Monday, 3 October 2011

Reaction Post - If she works against us, we are letting her go?

The Good Wife: 3x02 The Death Zone. 

  • I watched the pilot when it originally came out and felt disappointed afterwards because I had expected the show to be about politics, and instead it seemed to be a fairly straight-forward procedural about a law firm. I later returned to the show for the relationships (and, of course, the brilliant acting), but the case-of-the-week element remains to be its weakness. The show circumvented this in the past with the longer story arcs of the season: Peter's campaign, the question of Kalinda's past - but the arc for this season hasn't emerged yet, so we are stuck with the newspaper-headline-as-case-thing again. This week, it's about a libel suit against a guy who has made a habit of stripping gear off dying climbers in the dead zone, and since this would make for a pretty awful and horrid hour, it was lightened up by changing the game: after losing in the US, the guy went to the UK (via video conference, of course) with its different libel laws. The show has done this before, of course, also for the comic relief (Will against military court, which was fun), but it's a bit grating to see the whole "oh those crazy English with their accents, insistence on decorum, their class structure, sneering at the Irish and Americans and costumes" thing played out in a drama show that I really, desperately want to take seriously (have you seen the Emmys? The only reason those odd Brits didn't walk all over the US shows is because they are safely contained in the mini-series category). "I'm the England of Football hooligans and Jack the Ripper", said the opposing barrister (is that the word?) to Will, for no apparent reason at all. The case was won, now let us forget it ever happened.
  •  Jams Her Tush.
  • On a more hopeful note, the episode established Eli as a new force in the firm. It is a little bit discouraging to note that I enjoy the show so much more when it is about politics (not policy, though - the GAME, the elections, the campaigns) - and I think that the producers probably recognizes this too, in the last season (and of course Alan Cumming is just a brilliant addition to the cast). So while Will and Alicia fended off the Brits, the two ACTUAL Brits teamed up, finally. "Who is the investigator here", asked Eli, and was then swept off his feet (professionally, of course) by Kalinda, who seems to be enjoying this game just as much as he does (despite pretending it's all about the money). This changes the dynamic of the show, or at least has the potential to, because if Kalinda is going to work more for Eli now, she won't be working as much with Alicia. It will also be interesting to see the effect this has on her character, since working with Alicia sometimes made her a little more idealistic than she would normally be (remember when she helped the family living in Alicia's apartment building because Alicia asked her to?), while Eli is just as much of a realist interested in power and money and excited about the GAME as she is.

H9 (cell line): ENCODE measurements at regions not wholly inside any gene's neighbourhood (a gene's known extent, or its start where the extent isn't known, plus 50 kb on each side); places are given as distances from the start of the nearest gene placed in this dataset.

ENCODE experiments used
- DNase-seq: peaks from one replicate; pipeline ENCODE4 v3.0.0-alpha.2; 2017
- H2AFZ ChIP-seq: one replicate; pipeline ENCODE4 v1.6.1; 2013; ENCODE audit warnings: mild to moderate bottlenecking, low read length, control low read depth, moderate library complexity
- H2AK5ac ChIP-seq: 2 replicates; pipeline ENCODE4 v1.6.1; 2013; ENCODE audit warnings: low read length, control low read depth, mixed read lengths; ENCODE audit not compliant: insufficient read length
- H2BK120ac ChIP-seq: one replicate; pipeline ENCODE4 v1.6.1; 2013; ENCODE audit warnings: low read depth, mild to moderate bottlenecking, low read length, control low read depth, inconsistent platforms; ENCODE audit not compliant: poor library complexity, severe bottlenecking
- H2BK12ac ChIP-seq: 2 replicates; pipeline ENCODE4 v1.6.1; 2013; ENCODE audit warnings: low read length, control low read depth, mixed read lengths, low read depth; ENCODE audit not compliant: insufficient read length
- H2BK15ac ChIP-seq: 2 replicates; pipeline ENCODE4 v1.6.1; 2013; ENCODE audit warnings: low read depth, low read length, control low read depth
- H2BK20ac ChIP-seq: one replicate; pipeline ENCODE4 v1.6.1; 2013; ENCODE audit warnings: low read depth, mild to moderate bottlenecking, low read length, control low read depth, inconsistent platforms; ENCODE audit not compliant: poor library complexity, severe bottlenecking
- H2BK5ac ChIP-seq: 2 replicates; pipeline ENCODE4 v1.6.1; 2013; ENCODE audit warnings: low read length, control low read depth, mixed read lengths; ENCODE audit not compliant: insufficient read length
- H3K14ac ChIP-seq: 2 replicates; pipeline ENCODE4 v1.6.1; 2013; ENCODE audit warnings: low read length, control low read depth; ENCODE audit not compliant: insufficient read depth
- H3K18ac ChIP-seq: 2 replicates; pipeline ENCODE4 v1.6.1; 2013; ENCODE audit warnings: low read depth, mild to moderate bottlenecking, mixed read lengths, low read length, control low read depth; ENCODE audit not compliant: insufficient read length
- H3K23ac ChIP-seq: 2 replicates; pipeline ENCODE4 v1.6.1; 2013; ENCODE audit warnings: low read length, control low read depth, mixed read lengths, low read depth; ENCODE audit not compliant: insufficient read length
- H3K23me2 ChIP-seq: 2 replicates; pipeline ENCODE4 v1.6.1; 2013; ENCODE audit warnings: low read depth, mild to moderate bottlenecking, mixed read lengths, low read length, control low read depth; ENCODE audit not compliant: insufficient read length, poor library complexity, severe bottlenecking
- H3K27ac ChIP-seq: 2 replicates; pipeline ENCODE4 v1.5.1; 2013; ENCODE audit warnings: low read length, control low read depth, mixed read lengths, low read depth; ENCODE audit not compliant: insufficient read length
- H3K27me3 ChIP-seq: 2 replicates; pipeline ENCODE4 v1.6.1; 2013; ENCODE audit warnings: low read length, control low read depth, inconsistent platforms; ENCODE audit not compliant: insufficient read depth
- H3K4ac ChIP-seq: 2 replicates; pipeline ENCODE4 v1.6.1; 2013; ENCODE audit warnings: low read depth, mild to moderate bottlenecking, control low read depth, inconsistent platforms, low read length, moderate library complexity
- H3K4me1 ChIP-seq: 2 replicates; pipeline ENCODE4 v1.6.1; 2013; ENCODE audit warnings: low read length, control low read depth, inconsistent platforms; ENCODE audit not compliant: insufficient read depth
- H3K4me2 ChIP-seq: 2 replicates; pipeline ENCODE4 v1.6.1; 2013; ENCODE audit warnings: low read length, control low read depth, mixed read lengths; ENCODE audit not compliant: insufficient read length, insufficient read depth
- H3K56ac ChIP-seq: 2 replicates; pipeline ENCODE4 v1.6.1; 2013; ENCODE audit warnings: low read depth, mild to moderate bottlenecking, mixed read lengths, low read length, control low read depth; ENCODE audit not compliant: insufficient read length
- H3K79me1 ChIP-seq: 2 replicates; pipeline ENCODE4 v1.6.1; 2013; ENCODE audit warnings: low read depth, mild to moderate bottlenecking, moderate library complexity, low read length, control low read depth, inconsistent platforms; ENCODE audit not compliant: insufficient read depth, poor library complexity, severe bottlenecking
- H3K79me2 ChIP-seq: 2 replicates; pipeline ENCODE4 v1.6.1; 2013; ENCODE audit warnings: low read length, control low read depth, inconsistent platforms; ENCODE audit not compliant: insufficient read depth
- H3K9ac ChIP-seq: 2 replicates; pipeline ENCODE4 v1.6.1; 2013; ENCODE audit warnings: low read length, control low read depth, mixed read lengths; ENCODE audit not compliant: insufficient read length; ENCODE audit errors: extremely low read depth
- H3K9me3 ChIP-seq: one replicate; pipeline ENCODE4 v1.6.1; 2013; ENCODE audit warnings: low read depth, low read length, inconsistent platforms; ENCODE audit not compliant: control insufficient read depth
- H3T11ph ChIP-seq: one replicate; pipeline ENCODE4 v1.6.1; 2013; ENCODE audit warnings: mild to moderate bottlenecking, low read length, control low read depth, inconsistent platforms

Eli: How do I know you? 
    Kalinda: You don't. 
    Eli: Then why do you seem so familiar? 
    Kalinda. I just have one of those faces. 
    • I assumed that The Good Wife would steer clear off the Republican primaries and the Presidential election, but it would be really cool if the show provided a running commentary on the campaign. The too-squeaky-clean potential Republican candidate Eli and Kalinda were investigating remained unseen though. 
    • Peter is looking for a firm to represent his civil cases; Diane applies, but starts to get suspicious when he asks her to agree to an audit (he uses their client who also happens to be a drug dealer as his reason - oh, the old tongue-in-cheek "but we only handle his legitimate business" - we've seen the other side of the story on The Wire and Breaking Bad). She visits Alicia's apartment to ask for her advice (already assuming that she won't find Peter there), and, in a brilliantly acted scene, manages not to ask the question ("did you separate") because she would be overstepping the boundaries (Alicia explains that she has worked hard to keep work and private life separate - not so much, lately). Alicia advices her not to agree to the audit, and Diane takes the question of whether Peter and Alicia have split up to WILL. 
    • Cary sitting in on Diane and Peter's meeting was entertaining. What is Peter's end-game, though? Destroying the firm (and Will)? Uncovering a scandal? Finding a way to keep an eye on Alicia?
    • Zack gets a seriously emotional moment when, after a conversation with his dad, he asks his mum if he is like Peter, clearly feeling that this would be a bad thing. 
    • We don't really know yet if Diane also suspects that Will and Alicia have a relationship (that, as the episode again demonstrated, is mostly based on sex), but she does fear that Alicia might no longer be an asset to the firm (either by proxy because Peter is no longer looking out for her, or by actively trying to work against him?). As much as I enjoy Will and Diane working as a team together, seeing them work against each other was also quite delightful in the past, so we'll see where that goes this season. Priority-wise, how important is Alicia to Will? 

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